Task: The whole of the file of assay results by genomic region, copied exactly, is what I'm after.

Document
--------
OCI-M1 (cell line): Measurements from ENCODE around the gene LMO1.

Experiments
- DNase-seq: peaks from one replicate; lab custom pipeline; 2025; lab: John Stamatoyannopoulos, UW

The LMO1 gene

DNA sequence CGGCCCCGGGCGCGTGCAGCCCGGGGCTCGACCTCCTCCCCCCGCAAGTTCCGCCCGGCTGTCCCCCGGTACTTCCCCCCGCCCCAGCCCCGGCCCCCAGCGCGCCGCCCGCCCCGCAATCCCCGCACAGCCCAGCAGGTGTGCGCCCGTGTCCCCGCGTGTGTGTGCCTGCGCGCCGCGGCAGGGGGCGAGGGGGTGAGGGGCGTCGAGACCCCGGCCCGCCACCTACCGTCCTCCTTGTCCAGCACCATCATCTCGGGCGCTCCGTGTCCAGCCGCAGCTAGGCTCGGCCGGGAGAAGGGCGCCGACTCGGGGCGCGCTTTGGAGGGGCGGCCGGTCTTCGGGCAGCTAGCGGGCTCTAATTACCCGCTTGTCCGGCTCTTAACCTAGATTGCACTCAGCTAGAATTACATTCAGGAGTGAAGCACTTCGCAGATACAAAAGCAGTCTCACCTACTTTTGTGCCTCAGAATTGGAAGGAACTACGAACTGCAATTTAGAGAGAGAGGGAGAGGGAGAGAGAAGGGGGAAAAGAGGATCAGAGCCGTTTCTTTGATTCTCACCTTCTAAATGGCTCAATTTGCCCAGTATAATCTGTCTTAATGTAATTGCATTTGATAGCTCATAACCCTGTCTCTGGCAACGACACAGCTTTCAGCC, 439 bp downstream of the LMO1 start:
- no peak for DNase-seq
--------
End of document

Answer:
OCI-M1 (cell line): Measurements from ENCODE around the gene LMO1.

Experiments
- DNase-seq: peaks from one replicate; lab custom pipeline; 2025; lab: John Stamatoyannopoulos, UW

The LMO1 gene

DNA sequence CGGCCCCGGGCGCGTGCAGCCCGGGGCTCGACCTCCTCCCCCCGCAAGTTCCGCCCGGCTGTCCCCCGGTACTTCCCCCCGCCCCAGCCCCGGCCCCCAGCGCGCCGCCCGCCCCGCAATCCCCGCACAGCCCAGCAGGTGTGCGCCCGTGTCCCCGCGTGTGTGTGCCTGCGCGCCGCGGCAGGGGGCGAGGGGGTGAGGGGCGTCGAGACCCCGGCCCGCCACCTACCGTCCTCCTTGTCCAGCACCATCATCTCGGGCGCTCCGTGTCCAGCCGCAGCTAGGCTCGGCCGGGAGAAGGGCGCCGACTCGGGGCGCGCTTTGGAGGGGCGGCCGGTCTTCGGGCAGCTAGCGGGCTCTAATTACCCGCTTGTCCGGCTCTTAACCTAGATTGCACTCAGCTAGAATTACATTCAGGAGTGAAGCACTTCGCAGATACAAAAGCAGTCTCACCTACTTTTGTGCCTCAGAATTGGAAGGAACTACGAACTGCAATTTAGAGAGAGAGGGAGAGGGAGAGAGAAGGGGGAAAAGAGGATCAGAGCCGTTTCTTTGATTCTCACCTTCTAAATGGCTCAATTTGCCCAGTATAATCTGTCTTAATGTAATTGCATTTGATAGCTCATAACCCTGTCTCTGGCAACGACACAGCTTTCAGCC, 439 bp downstream of the LMO1 start:
- no peak for DNase-seq